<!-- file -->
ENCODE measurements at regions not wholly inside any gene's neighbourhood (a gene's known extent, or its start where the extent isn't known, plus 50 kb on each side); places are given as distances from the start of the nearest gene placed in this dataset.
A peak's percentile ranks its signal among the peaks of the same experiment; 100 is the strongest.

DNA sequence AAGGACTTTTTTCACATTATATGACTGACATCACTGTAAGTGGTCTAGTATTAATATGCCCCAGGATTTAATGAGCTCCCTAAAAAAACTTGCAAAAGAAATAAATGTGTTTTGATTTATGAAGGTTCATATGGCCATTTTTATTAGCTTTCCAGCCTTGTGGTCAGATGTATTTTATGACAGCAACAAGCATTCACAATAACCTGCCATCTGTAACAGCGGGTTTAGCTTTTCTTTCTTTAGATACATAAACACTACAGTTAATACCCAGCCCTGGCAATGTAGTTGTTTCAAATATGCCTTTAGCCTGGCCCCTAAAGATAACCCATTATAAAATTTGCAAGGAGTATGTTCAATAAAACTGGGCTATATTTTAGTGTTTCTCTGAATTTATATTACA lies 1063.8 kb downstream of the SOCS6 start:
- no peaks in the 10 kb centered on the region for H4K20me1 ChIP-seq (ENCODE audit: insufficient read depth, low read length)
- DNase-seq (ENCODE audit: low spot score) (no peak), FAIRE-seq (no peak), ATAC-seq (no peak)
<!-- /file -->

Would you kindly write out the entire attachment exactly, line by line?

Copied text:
ENCODE measurements at regions not wholly inside any gene's neighbourhood (a gene's known extent, or its start where the extent isn't known, plus 50 kb on each side); places are given as distances from the start of the nearest gene placed in this dataset.
A peak's percentile ranks its signal among the peaks of the same experiment; 100 is the strongest.

DNA sequence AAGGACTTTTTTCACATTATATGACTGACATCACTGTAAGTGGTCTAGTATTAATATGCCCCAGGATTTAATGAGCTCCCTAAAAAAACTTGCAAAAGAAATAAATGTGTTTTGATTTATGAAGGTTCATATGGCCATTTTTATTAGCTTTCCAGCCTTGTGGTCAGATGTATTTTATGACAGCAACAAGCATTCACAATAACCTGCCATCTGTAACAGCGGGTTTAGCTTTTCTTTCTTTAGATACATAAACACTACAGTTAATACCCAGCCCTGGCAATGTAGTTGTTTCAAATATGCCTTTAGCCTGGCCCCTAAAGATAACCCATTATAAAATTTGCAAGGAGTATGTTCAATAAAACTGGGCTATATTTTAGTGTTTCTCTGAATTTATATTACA lies 1063.8 kb downstream of the SOCS6 start:
- no peaks in the 10 kb centered on the region for H4K20me1 ChIP-seq (ENCODE audit: insufficient read depth, low read length)
- DNase-seq (ENCODE audit: low spot score) (no peak), FAIRE-seq (no peak), ATAC-seq (no peak)